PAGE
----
Machida-Shogun: Wait, Aren't We Missing Something?

Damon ClarkContributor IOctober 27, 2009

LOS ANGELES, CA - OCTOBER 24:  UFC Light Heavyweight Champion Lyoto Machida (L) battles with UFC Light Heavyweight challenger Mauricio Rua (R) during their title fight at UFC 104 at Staples Center on October 24, 2009 in Los Angeles, California.  (Photo by Jon Kopaloff/Getty Images)

In the dust still settling from UFC 104, a re-evaluation of judging in MMA seems to be rearing its head again. Joe Rogan set his criticism against Judge Cecil Peoples in particular (though twitter is a pretty short medium to describe why he didn't criticize Marcos Rosales, who scored the rounds the exact same way). In the furor, Cecil Peoples even came out to defend the judges' decision.

I can't say I completely disagreed with Rogan. At the end of the 25-minutes battle, I was one of many observers surprised to see Machida's arms raised. From my PPV-seating, it had looked to me as if Rua pushed the fight for all five rounds, most significantly with a high-volume of leg kicks. Rua echoed this in his post-fight interview:

"I feel like I won this fight. Lyoto is great fighter. I did 1,000 kicks per day [in training camp]. That was part of the main strategy."

Based on the auditory similarities between several of Rua's numerous kicks and a baseball smacking wet hamburger meat, I could surely believe it. But a few hours after the fight something about the statement started to trouble me. What did he mean by "part" of the strategy?

Remembering Rua's body kicks, it came as no surprise that, according to Fightmetric , Rua landed 16 attacks to the body. What was surprising is that Machida landed 24 body attacks. It makes more sense if you remember these metrics include knees and punches as well as kicks, which Machida landed in greater numbers than Rua. But the real tale of what went on in the Octagon is the astounding 48 leg kicks Rua landed of 68 attempts.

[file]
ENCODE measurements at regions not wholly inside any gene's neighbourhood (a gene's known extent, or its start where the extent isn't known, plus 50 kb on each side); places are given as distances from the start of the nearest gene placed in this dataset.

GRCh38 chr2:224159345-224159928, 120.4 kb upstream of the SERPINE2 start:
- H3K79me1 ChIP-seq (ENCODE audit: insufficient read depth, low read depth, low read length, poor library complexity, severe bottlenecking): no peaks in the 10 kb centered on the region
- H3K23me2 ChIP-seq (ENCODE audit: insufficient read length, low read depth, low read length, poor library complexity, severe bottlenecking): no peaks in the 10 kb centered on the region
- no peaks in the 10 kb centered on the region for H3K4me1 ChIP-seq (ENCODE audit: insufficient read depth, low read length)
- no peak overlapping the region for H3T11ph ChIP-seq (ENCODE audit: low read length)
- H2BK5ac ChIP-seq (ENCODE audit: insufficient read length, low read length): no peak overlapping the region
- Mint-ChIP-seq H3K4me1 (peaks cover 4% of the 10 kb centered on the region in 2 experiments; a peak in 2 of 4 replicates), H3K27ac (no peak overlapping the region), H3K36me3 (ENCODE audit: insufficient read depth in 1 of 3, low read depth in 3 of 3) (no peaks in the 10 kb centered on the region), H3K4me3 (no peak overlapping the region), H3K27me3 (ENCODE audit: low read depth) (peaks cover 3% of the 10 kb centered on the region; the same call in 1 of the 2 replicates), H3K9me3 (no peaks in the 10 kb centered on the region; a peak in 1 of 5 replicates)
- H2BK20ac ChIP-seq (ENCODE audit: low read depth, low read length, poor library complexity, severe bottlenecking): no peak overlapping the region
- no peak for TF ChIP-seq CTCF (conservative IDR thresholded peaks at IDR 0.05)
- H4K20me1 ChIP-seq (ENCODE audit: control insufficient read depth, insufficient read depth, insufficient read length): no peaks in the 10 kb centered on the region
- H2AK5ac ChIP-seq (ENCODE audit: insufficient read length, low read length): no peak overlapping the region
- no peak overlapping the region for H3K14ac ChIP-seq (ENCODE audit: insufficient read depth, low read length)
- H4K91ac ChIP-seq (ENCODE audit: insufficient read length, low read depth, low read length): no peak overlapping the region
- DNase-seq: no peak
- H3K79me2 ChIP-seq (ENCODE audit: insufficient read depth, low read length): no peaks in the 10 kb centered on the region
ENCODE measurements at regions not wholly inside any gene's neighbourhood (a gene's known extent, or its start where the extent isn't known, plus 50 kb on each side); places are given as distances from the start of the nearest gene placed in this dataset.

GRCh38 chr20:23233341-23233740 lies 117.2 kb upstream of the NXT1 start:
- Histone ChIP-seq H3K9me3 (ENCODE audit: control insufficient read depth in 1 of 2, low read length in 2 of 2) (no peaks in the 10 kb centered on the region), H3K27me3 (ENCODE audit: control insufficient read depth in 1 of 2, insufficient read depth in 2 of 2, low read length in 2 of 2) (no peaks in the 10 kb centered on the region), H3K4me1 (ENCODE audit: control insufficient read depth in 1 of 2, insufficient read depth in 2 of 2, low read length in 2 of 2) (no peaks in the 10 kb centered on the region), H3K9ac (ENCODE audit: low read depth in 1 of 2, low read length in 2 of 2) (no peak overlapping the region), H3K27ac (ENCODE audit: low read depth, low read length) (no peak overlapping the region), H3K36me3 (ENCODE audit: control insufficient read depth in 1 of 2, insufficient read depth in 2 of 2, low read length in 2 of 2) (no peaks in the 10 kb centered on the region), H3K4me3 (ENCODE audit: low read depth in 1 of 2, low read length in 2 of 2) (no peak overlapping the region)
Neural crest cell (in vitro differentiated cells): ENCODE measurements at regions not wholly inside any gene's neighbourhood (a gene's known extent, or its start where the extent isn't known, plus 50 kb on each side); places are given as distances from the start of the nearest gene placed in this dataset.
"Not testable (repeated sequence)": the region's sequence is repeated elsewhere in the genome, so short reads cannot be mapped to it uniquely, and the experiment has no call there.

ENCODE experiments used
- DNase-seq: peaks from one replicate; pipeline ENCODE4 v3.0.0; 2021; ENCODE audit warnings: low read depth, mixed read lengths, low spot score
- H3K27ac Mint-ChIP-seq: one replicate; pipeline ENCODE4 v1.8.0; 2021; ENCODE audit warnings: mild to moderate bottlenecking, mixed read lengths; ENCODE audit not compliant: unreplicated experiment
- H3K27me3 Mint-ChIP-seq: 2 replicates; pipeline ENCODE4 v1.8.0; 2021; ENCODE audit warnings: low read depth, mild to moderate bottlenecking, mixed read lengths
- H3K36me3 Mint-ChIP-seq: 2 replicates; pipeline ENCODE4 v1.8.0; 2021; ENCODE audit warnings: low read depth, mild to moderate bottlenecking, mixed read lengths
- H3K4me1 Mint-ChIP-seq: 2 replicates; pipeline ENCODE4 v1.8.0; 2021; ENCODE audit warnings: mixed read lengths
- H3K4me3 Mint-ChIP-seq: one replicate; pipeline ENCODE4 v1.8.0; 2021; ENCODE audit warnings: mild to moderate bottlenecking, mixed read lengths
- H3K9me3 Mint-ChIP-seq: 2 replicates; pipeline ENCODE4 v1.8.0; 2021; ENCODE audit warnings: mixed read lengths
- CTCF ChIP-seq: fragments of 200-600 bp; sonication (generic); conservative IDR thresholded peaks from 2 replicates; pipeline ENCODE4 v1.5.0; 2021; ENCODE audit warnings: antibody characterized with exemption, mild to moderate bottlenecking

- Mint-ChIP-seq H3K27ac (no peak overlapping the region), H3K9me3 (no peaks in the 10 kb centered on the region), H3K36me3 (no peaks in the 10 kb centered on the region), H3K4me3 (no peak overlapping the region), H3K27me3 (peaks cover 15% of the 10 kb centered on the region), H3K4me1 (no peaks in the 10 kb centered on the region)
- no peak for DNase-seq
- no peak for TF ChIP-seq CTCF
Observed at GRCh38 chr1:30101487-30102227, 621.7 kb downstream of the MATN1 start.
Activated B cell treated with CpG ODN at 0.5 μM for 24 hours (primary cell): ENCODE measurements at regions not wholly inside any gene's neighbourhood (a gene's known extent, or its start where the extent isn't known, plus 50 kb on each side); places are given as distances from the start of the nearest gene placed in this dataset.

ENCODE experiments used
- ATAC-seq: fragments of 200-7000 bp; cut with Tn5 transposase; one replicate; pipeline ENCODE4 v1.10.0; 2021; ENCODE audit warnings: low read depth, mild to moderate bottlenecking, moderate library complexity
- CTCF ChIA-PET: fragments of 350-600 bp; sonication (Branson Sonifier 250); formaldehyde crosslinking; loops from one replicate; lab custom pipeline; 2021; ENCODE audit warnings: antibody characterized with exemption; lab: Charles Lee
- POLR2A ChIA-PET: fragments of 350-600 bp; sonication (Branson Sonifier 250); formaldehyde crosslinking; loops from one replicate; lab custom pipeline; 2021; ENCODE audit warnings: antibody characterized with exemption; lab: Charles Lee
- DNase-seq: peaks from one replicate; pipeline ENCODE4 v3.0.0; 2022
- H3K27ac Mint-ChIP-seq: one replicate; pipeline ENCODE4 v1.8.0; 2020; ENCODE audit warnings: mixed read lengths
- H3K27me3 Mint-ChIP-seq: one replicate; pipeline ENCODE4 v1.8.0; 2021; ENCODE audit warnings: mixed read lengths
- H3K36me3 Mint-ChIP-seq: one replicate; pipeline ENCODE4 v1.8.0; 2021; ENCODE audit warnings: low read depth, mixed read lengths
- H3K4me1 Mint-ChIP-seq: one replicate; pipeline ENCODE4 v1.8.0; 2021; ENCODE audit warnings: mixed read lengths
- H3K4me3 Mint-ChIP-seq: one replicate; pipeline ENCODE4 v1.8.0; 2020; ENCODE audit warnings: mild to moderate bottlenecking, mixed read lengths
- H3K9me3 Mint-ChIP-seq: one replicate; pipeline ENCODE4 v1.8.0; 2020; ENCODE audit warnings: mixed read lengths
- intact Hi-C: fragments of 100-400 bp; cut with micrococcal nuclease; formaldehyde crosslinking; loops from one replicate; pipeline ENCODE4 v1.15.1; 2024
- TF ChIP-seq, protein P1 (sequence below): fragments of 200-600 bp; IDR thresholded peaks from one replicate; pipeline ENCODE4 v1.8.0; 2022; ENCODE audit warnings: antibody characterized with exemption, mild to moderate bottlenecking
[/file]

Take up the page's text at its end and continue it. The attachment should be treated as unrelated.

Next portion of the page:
At first glance such a strategy makes sense. Machida has a reputation for being elusive, so why not hurt his mobility? Some are even calling it a brilliant strategy (even though it's Muay Thai 101) and executed perfectly against the enigma Machida. The problem is that in Rua's own words it was only "part of the strategy."

Upon reflection, this also makes sense—When was the last time you heard of a fighter coming to a fight thinking, "I'm going to kick this guy over and over again in the leg, and that's going to win me the fight."

Rua is by far too smart for that nonsense, so what was the other part of the strategy? It is possible that the idea was to knock Machida out later on down the road, and Shogun stated pre-fight he was looking for the knockout. This would be supported by the fact Rua landed seven of his 17 head-strikes in the last round of a five-round war. Unfortunately for Shogun, the knockout never materialized.

But I don't think Rua would have left the fate up to a standing knockout, where Machida has yet to be knocked down let alone out. I think it's much more likely the plan was to cut down Machida's legs and then take him to the ground, just the place many speculated Rua would have to put the fight in order to leave victorious.

If this was the case, ring control gets turned on its head. Though Machida frequently absorbed some knees while pinned against the cage, the nine takedowns Machida stuffed would mean Machida dictated where the fight took place and puts Octagon control in Machida's hands for at least rounds one, two and three.

From this perspective Machida seems to be effectively neutralizing Shogun's game-plan and Judge Peoples statement that Rua didn't show "effective aggressiveness" makes more sense. Given this, I can't help but wonder if Shogun would've fared better on the scorecards if he'd just foregone takedown attempts altogether.

It seemed like a viable strategy but without its complimentary pieces it never fully neutralized Machida. In the end it may have even cost Rua the decision. If and when the rematch occurs, unless Shogun thinks he can get the job done faster or better, it might be wise to push a different angle against the as-yet unsolved Machida enigma.